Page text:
Tremblant, Quebec by David Dunbar
Since Intrawest (the Vancouver-based company behind Whistler, Copper, and Stratton) began investing heavily in Tremblant, the mid-sized Quebec resort (610 acres, 2,115 vertical feet) has rapidly regained its status as a preeminent Northeast skiing destination. American families come for the French immersion experience (the pedestrian-only base village is designed to resemble Quebec City's Old Quarter), the top-ranked ski school, the uncrowded intermediate runs, and the favorable exchange rate ($1 U.S. is now worth about $1.60 Canadian).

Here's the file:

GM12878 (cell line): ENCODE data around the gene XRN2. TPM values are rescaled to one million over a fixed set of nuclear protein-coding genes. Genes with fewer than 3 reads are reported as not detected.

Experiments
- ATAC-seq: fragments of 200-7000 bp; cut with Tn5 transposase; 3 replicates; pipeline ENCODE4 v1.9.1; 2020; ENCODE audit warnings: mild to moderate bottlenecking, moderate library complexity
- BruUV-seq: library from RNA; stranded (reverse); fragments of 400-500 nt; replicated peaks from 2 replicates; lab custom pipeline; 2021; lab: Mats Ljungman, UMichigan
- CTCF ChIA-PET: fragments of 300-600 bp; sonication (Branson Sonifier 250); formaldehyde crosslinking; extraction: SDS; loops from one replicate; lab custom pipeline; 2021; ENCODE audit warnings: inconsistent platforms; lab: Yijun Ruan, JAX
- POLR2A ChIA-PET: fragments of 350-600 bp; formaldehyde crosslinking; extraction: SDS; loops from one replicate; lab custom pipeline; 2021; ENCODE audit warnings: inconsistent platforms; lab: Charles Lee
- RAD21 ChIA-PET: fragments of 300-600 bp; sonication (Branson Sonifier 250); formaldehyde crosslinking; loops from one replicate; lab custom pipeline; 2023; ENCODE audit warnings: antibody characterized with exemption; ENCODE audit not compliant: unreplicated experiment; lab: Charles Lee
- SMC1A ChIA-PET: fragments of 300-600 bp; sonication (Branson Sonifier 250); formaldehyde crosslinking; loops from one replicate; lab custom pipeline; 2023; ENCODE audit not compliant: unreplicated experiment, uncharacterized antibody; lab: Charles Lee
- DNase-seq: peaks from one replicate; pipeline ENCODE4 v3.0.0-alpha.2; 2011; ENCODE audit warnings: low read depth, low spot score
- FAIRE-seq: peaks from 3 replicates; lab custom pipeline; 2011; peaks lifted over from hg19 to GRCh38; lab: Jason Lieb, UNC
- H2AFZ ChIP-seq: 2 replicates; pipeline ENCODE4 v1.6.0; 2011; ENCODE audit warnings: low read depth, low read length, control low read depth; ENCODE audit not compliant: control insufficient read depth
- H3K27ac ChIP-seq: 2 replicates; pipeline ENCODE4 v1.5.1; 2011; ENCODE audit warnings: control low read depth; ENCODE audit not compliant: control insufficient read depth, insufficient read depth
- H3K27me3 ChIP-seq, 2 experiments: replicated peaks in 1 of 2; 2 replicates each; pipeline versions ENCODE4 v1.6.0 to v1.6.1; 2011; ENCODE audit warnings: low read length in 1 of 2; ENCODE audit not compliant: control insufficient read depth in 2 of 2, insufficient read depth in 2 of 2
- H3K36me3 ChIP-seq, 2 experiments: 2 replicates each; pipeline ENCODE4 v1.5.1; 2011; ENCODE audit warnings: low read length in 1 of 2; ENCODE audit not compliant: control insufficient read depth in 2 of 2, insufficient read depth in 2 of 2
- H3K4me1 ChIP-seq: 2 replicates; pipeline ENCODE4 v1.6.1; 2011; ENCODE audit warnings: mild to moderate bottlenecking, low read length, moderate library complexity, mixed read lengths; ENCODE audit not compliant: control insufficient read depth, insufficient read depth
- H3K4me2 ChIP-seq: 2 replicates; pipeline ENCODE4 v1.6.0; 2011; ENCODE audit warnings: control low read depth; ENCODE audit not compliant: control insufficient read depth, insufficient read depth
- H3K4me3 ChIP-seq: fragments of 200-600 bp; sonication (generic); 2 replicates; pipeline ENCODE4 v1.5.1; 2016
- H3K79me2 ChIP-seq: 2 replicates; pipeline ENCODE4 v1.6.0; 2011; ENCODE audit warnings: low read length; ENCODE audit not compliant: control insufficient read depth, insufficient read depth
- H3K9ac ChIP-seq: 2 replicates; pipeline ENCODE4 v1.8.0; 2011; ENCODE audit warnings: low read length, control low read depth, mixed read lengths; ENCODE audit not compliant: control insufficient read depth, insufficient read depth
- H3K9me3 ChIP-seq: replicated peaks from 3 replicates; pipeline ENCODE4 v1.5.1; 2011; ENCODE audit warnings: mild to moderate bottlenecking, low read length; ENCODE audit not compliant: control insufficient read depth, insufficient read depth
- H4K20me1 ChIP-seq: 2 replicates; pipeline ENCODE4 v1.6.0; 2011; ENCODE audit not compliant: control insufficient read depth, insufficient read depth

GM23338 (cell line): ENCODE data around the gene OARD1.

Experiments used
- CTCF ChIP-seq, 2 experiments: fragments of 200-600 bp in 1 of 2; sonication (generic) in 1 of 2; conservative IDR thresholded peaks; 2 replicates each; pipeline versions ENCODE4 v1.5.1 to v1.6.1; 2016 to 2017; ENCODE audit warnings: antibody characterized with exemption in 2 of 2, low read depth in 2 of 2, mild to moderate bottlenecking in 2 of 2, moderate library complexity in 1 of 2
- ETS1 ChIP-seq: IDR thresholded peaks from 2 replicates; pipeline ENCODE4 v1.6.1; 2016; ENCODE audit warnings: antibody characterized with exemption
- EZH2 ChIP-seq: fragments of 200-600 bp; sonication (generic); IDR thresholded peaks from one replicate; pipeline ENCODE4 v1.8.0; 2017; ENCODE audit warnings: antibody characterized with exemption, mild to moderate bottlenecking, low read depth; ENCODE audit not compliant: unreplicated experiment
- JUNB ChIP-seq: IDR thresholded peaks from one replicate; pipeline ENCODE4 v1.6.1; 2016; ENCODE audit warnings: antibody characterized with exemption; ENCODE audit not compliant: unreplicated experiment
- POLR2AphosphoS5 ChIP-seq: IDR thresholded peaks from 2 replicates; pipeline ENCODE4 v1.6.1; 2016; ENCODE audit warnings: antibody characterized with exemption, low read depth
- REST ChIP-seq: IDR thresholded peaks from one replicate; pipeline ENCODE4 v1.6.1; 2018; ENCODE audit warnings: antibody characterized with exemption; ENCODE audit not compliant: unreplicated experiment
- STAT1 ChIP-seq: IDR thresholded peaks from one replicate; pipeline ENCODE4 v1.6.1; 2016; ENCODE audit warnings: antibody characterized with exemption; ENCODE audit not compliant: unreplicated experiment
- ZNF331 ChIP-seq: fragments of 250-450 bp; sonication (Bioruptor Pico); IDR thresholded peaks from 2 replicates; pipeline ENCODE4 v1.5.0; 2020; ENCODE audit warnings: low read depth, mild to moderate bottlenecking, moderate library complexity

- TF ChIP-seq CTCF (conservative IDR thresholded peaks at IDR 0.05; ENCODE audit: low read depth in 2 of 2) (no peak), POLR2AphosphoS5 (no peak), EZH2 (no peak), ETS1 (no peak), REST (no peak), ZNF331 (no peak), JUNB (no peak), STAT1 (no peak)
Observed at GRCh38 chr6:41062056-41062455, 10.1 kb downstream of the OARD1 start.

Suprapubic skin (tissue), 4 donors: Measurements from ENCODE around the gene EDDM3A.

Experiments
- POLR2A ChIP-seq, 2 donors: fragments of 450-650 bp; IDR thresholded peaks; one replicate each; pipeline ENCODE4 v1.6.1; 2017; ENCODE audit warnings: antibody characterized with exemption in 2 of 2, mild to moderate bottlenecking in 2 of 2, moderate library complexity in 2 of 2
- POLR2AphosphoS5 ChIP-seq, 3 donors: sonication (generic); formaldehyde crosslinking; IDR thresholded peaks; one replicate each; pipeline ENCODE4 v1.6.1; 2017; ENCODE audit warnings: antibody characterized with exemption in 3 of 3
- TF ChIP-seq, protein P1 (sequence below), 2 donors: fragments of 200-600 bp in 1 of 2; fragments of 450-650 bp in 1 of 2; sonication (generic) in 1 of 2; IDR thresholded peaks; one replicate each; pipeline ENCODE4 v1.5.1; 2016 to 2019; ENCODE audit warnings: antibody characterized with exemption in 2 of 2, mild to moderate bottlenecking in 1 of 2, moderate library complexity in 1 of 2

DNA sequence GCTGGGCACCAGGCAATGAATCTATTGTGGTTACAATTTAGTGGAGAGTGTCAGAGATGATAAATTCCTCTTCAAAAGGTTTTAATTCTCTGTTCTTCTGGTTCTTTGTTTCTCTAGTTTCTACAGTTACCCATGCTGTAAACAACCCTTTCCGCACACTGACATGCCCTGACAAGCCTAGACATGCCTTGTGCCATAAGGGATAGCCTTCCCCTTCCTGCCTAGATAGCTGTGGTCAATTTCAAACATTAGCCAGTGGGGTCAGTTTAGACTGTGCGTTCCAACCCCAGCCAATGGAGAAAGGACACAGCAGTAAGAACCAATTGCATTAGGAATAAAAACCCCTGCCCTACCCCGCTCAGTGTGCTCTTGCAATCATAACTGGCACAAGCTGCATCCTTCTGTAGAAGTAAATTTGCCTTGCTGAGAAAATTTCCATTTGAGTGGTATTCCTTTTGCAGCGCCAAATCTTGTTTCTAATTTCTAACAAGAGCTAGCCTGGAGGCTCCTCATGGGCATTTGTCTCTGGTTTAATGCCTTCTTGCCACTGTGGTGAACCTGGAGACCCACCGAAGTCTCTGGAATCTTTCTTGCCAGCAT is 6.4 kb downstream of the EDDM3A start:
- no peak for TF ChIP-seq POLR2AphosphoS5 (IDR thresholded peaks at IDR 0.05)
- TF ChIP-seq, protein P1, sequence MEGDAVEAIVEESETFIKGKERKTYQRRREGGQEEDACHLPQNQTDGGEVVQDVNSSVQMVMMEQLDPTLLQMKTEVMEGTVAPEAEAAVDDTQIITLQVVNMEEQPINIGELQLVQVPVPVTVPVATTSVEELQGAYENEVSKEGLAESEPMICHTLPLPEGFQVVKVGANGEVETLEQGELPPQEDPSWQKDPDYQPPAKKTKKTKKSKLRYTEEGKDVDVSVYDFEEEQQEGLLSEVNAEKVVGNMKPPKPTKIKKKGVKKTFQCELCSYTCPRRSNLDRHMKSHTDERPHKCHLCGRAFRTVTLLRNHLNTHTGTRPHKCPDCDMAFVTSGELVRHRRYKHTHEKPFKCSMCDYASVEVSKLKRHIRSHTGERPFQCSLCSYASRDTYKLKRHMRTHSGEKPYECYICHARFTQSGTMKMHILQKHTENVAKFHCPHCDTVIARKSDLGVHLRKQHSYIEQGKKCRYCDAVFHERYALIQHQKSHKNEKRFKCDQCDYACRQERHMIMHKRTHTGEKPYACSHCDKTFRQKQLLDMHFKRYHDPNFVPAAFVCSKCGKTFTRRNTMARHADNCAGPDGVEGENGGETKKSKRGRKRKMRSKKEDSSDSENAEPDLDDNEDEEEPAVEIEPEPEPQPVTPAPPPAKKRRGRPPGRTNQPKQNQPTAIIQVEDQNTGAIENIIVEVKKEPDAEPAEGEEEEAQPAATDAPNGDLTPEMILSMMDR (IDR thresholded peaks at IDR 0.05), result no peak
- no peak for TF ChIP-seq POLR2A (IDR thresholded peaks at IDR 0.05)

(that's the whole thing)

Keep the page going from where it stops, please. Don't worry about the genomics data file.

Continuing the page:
Best places to stay: A condo (866/836-3030; www.tremblant.com; from $105 per night) right in the village, so you can walk to the lifts. Or try the Fairmont Tremblant (3045 Chemin de la Chapelle; 800/441-1414 or 819/681-7000; www.fairmont.com; doubles from $249, kids free), steps from the lifts, with 316 elegantly rustic rooms and suites and a cozy lounge (perfect for an après-ski game of checkers). Best way to beat the crowds: Get your gear in record time at the Chalet des Voyageurs rental center (800/461-8711) the evening you arrive. Best argument for ski school: The bilingual intructors at the Kidz Club are friendly, responsible, and extremely patient. Giving children a healthy break from the usual food pyramid of fries, hot dogs, and pizza, they ladle out chicken noodle soup at lunch. Best way to follow the sun: Start on the north side in the morning, knock off for lunch at the mountaintop Grand Manitou (summit; lunch for four $25), then ski the south side overlooking the village in the afternoon. Best après-ski kids' action: At La Source AquaClub, play an informal water polo game or do Tarzan imitations on a rope swing. Best water sport for grown-ups: In the adults-only outdoor hot tub at La Source, lobster-red soakers can be seen leaping out of the steamy water to roll in the snow. Best kid motivator: Beaver Tails (Le Deslauriers; 819/681-4678, about $2 each). Paddle-shaped, whole-wheat waffles come tarted up with cinnamon-apple, hazelnut-chocolate, and other toppings. Favorite local custom: Tire sur la neige ("taffy on the snow"), a Québécois springtime tradition, prepared at the base of the lifts: maple syrup is poured in strips on a bed of fresh snow. Kids are given wooden tongue depressors and instructed to wait 45 seconds before rolling up the candy on their sticks. Best dinner spot: Crêperie Catherine (Vieux-Tremblant; 819/681-4888; dinner for four $30), where children happily pass the time between ordering and eating by watching the chef flip feather-light crêpes. General information: 866/836-3030; www.tremblant.com.